Further restrictions on court work due to coronavirus crisis 

Latest notices mean that no new High Court cases or trials will begin 
 
Further significant restrictions in the work being done in the courts have been introduced against a backdrop where many lawyers were concerned about the courts and the judiciary’s initial response to the coronavirus crisis. 
Notices of additional changes were issued by the Courts Service late on Monday afternoon. 
 
A spokesman for the service said the policies that began to be introduced last Thursday were “a sequential, organised, and orderly reduction in court business.” 
 
“Working with the presidents of the various courts, we have issued notices on three court sittings days in a row, which have effectively adjourned all but urgent court matters for the coming weeks. This has happened in a calm, orderly, and organised manner.” 
 
The latest notices mean that no new High Court cases or trials will begin, even if they do not involve oral testimony from witnesses, during the rest of this law term. 
 
Judges will continue to be available for bail and extradition matters, habeas corpus, wardship, injunctions and urgent judicial review matters. 
 
In the Circuit Court jury trials currently sitting will be completed, but no new jury trials will begin during the present law term. 
 
In the District Court, the president has decided that only urgent matters will be heard during the remainder of this law term. 
 
The notices issued on Monday follow the issuing of notices on Thursday and Friday last detailing the courts’ response to the coronavirus crisis. 
 
Sources said many solicitors, barristers, and some judges, felt that the initial measures introduced did not adequately reflect the urgency of the situation, and that too much court work was still being conducted. 
 
Some solicitors felt that although practices were urging colleagues to stay away from the office unless it was absolutely necessary, some solicitors were being forced to go to their office because they had to collect files for court sittings that they felt should not be going ahead. 
 
Both solicitors and barristers also had concerns about attending what they thought were non-urgent cases in courtrooms where up to 20 people might be gathered in a relatively small space.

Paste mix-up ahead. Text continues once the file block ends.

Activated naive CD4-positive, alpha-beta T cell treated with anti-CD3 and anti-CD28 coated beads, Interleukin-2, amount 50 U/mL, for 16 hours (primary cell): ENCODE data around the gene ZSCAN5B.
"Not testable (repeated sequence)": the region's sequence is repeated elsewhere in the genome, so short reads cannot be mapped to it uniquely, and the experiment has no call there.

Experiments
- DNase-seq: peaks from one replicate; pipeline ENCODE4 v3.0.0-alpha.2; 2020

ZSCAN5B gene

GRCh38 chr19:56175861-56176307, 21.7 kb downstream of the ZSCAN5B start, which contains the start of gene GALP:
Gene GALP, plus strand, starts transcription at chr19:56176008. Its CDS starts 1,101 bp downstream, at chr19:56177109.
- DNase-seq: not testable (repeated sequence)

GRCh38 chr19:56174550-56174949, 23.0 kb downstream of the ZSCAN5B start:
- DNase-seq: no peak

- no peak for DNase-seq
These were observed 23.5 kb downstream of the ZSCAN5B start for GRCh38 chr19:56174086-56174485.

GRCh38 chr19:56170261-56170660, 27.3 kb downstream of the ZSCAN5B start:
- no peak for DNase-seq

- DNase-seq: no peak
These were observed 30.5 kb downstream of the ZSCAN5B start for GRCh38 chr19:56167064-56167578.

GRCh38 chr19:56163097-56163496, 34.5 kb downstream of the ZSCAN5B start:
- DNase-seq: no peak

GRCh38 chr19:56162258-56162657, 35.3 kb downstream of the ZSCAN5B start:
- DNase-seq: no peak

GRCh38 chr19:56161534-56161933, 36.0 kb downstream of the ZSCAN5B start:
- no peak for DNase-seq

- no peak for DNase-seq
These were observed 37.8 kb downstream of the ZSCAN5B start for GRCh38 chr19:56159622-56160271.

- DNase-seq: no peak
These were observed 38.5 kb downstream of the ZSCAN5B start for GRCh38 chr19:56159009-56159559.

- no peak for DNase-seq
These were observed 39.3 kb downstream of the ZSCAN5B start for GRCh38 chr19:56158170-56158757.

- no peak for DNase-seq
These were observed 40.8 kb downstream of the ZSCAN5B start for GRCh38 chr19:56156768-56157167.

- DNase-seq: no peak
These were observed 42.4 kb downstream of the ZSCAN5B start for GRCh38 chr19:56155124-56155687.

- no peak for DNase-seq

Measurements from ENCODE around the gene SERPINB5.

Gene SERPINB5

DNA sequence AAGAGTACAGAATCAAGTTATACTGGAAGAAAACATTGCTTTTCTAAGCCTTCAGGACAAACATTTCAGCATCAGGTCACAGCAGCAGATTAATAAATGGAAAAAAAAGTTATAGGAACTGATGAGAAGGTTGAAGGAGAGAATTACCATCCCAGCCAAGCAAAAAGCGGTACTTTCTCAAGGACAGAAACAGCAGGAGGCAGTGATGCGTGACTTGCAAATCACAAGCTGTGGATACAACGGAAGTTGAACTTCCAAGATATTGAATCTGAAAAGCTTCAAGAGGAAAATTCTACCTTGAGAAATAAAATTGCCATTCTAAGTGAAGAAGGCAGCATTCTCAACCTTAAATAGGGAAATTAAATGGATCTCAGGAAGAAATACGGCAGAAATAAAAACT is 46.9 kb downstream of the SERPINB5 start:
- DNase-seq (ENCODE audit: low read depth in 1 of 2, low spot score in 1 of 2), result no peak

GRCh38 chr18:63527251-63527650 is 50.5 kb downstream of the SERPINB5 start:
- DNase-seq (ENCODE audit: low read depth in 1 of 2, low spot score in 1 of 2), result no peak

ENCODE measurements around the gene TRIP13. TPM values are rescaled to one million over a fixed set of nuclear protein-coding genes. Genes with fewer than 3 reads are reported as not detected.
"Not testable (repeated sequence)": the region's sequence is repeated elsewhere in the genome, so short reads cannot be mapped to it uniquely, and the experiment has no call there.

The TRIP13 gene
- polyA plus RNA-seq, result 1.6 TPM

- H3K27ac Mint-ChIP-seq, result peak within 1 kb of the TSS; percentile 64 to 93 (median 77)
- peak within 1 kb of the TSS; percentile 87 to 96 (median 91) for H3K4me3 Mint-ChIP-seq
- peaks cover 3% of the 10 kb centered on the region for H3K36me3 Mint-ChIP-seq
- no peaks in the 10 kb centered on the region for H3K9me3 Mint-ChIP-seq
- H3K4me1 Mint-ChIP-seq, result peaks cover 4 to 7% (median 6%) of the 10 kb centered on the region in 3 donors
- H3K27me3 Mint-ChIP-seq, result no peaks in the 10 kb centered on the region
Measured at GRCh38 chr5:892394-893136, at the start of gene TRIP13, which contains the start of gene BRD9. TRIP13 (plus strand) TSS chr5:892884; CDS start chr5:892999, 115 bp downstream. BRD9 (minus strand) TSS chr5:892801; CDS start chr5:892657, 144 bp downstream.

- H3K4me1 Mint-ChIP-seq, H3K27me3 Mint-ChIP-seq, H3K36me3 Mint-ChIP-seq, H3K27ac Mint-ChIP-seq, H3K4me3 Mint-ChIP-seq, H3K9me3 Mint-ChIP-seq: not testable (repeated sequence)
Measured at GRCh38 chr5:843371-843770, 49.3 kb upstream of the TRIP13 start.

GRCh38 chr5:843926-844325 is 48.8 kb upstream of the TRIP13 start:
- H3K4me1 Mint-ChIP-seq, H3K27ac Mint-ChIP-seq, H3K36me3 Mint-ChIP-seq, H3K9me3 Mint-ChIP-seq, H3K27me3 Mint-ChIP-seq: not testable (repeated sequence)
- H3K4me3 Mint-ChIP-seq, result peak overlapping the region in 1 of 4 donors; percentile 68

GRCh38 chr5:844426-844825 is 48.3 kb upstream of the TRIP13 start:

Policy in the courts is agreed between the Courts Service and each of the presidents of the Supreme, Appeal, High, Circuit and District court divisions. 
 
The Law Society president, Michele O’Boyle, sent a circular to solicitors on Friday saying much of the feedback the society had received in relation to Thursday’s restrictions had been critical. 
 
“Many colleagues thought that the courts should be closed completely, other than for urgent business, and that much greater clarity was needed as to how urgent business should be defined.” 
 
At a meeting on Monday attended by Ms O’Boyle, the society’s director general, Ken Murphy, the head of the Courts Service, Angela Denning, and others, court policy was further discussed. 
 
One of the concerns identified had to do with the statute of limitations. Ms O’Boyle told members afterwards that if the courts offices were closed, then the statute of limitations will be put on hold, until the offices reopen. 
 
A spokesman for the Courts Service said the changes introduced last week had the effect of creating a “huge decrease” in the number of people going to court, and had allowed for more “social distancing” in those cases that did go ahead. 
 
“We have responded in a way which protected the health, rights, and liberty of all court users,” the spokesman said. 
 
“Any overnight collapsing of all courts was and is not an option for extended periods – as people have a right of access to liberty, redress, and to have their rights vindicated or protected.” 
 
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